FIBA columnist Steve Goldberg provides excellent insight into the world of wheelchair basketball through his column Wheel World that is featured on the FIBA website. In a recent article Steve was able to explain a metamorphosis that takes place in various NBA arenas around the country every year. No, it is not the burgeoning rookie posterizing an NBA legend and staking his claim to future stardom. Rather, he captures the transformation of a crowd during a half time wheelchair basketball demonstration from a group of polite, onlookers applauding the ability of a few people in wheelchairs to show themselves in public into a pack of sports fans thunderously celebrating the athleticism of people playing basketball, albeit a little differently from their NBA counterparts.
As with most Paralympic sports, it only takes the opportunity to see the sport to quickly forget about the wheelchair, the prosthetic limb, or the guide runner and focus on the athlete and appreciate the countless hours of practice and the sacrifices that went into preparing for competition. With the London 2012 Olympic Games set to begin in 105 days, there will be plenty of opportunity to witness and appreciate the Olympic athletes through countless hours of live and recorded broadcasts on NBC and its affiliated networks. But will we see one hour of Paralympic sport broadcast live? Will the best athletes in the world competing on wheels, with prosthetics, with impaired or no vision have their time in prime time? Will the USA Women’s Wheelchair Basketball team, gold medalists in 2004 & 2008, defend their title in front of a national audience? There is the possibility, but we need to let NBC know that there is indeed a market for Paralympic sport!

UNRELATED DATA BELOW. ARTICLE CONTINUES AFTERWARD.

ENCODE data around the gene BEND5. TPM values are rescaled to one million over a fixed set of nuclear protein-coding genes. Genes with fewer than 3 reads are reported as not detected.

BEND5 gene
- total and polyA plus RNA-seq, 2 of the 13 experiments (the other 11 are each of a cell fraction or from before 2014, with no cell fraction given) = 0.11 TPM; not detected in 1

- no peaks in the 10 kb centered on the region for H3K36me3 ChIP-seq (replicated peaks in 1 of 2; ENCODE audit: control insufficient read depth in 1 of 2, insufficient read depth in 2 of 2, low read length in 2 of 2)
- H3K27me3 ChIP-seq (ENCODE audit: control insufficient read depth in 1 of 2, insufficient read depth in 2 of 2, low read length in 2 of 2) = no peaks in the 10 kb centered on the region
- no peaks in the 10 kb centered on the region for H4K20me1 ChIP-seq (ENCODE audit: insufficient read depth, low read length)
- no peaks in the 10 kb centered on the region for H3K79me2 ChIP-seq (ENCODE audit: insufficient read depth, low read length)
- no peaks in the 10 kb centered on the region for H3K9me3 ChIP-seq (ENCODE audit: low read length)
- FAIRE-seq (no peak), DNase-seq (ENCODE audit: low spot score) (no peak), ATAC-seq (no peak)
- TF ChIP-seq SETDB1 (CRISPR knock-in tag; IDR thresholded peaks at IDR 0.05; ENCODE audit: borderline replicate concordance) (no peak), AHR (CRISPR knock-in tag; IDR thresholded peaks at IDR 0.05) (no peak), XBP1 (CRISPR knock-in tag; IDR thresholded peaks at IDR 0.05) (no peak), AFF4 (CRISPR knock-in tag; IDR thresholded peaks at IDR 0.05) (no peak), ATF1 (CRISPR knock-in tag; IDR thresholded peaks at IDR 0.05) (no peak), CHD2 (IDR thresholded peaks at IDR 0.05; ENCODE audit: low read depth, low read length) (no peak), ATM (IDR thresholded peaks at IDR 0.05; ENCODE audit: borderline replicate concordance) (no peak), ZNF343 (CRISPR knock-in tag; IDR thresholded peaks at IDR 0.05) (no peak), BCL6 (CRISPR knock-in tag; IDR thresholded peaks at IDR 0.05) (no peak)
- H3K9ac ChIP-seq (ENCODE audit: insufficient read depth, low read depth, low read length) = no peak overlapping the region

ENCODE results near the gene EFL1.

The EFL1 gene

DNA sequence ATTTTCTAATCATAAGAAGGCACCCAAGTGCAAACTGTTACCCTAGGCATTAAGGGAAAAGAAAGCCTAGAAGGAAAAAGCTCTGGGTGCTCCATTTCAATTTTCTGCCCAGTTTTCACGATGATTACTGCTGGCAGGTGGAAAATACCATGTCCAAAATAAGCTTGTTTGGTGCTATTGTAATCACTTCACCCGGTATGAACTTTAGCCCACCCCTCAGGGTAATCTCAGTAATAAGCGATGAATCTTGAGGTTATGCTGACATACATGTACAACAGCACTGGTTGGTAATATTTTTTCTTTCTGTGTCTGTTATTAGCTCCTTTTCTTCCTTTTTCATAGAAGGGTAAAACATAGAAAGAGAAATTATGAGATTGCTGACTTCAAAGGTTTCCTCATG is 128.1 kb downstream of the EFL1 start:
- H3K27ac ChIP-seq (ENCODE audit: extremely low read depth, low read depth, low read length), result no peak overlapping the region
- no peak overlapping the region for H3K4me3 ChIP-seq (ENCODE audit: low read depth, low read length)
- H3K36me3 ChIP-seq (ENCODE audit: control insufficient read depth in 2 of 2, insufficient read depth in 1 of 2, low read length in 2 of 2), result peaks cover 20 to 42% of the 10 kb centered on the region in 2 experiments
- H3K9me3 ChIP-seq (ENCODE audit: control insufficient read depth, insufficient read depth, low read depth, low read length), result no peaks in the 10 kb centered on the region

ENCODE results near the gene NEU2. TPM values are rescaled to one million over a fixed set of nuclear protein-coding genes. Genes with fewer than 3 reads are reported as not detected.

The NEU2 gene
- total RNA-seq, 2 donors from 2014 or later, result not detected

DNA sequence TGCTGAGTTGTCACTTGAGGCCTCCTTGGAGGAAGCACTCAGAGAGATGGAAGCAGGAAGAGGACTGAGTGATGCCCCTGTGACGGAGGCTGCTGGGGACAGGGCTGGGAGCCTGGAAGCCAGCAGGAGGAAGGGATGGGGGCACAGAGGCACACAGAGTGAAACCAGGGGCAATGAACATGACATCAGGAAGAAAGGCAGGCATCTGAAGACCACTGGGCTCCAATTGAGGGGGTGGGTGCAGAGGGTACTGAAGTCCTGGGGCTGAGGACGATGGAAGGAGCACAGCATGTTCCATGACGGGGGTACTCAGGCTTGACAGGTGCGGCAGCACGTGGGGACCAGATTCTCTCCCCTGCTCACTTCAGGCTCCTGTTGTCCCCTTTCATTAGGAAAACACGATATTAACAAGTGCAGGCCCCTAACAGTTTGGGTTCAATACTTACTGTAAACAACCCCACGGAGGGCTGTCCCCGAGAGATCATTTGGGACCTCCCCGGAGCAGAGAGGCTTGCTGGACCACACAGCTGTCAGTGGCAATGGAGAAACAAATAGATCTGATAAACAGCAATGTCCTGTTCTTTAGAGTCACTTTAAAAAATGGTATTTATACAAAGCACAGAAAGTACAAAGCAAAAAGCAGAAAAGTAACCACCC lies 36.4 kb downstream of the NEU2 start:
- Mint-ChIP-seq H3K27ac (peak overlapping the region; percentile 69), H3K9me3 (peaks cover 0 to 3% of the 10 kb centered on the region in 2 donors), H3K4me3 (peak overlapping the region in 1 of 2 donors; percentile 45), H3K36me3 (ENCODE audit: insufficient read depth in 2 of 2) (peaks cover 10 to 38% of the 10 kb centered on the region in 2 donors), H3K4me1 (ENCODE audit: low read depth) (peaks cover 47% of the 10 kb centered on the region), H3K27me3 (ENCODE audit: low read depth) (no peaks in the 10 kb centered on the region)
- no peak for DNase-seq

If you would like to let NBC know that you want to see Paralympic sport, you can contact them here. Let NBC know that we are a nation of sport lovers and the Paralympic Games are just that, sport, at the highest level.